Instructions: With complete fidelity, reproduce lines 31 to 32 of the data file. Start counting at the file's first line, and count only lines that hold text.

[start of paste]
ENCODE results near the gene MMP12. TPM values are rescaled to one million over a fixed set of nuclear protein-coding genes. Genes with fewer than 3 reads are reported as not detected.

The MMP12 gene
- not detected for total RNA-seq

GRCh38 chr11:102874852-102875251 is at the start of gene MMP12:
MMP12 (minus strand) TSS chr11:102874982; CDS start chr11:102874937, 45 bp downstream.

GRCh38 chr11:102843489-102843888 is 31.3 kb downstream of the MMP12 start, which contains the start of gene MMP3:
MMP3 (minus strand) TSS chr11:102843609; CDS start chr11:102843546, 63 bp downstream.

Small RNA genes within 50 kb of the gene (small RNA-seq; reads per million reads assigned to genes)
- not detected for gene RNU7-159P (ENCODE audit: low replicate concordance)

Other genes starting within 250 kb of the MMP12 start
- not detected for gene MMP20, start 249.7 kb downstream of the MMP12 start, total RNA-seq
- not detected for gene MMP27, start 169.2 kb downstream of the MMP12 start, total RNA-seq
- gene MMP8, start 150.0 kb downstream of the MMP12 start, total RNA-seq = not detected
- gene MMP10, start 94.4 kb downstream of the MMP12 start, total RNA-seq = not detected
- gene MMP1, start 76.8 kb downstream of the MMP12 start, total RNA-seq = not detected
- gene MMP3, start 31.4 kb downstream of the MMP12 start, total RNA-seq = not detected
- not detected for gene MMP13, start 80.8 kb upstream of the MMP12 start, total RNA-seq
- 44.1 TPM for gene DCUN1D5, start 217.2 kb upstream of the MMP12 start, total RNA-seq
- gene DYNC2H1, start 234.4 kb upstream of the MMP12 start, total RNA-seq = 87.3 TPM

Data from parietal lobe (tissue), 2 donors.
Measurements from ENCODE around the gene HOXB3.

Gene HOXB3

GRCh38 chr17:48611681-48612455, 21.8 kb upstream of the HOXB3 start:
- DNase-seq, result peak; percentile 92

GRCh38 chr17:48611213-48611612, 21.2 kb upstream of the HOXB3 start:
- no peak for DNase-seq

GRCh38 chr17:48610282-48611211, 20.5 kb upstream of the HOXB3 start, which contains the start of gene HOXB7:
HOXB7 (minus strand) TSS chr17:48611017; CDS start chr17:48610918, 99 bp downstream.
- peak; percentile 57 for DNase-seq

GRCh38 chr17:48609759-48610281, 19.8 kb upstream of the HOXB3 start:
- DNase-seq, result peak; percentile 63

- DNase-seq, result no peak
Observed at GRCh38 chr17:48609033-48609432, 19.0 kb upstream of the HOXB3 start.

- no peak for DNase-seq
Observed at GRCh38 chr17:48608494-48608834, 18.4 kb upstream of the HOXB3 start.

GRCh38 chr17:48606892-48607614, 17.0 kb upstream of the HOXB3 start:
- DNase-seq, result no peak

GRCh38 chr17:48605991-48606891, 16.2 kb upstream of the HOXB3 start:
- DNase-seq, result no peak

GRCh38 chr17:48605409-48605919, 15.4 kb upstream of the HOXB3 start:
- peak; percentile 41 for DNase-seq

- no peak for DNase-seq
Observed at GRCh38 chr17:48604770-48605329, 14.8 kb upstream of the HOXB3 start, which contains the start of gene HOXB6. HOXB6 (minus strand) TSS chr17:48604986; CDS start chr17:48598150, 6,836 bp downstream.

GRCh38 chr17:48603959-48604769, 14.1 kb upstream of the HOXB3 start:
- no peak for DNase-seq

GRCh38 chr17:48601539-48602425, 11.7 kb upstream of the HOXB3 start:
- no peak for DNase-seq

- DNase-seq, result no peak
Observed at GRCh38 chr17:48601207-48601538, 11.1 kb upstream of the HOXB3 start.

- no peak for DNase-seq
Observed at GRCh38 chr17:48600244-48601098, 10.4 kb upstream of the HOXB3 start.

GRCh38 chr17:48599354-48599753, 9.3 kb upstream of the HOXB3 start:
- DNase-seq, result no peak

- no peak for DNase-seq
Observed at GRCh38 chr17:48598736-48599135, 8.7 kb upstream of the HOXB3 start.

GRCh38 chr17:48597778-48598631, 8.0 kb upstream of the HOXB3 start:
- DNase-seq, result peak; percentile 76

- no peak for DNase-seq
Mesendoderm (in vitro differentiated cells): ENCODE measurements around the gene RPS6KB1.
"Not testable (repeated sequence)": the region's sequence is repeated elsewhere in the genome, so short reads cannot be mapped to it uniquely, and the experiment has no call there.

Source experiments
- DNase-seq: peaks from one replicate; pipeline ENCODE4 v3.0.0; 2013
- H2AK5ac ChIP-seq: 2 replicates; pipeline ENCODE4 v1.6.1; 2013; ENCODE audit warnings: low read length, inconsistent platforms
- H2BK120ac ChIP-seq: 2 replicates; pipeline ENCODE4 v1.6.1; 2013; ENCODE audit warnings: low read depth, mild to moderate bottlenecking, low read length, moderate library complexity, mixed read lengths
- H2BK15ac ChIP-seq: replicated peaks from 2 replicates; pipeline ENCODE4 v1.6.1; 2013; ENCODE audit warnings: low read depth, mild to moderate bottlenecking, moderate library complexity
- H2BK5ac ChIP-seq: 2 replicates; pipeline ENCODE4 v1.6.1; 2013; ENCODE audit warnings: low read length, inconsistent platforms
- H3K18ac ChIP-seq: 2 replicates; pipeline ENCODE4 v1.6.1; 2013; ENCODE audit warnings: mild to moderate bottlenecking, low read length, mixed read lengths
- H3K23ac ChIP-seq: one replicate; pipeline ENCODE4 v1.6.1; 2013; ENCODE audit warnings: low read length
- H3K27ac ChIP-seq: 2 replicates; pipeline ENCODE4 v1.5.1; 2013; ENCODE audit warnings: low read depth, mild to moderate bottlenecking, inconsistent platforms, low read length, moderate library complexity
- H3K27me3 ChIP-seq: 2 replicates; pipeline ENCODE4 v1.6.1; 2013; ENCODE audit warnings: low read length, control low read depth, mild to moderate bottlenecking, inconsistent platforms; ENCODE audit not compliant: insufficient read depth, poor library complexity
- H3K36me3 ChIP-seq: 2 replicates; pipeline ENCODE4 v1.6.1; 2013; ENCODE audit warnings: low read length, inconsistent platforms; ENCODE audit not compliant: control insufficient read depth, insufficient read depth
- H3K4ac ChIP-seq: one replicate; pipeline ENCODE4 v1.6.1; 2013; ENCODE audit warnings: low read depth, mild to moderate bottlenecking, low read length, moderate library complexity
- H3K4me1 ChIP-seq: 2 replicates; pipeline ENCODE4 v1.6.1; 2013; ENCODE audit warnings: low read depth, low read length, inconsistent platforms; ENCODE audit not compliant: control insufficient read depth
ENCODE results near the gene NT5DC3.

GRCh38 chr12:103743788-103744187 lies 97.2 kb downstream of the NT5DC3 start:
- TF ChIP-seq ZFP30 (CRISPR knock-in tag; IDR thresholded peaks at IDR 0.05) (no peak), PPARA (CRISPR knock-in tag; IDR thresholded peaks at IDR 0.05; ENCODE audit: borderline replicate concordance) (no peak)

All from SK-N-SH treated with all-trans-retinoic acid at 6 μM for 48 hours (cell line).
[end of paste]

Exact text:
- DNase-seq, result peak; percentile 63

- DNase-seq, result no peak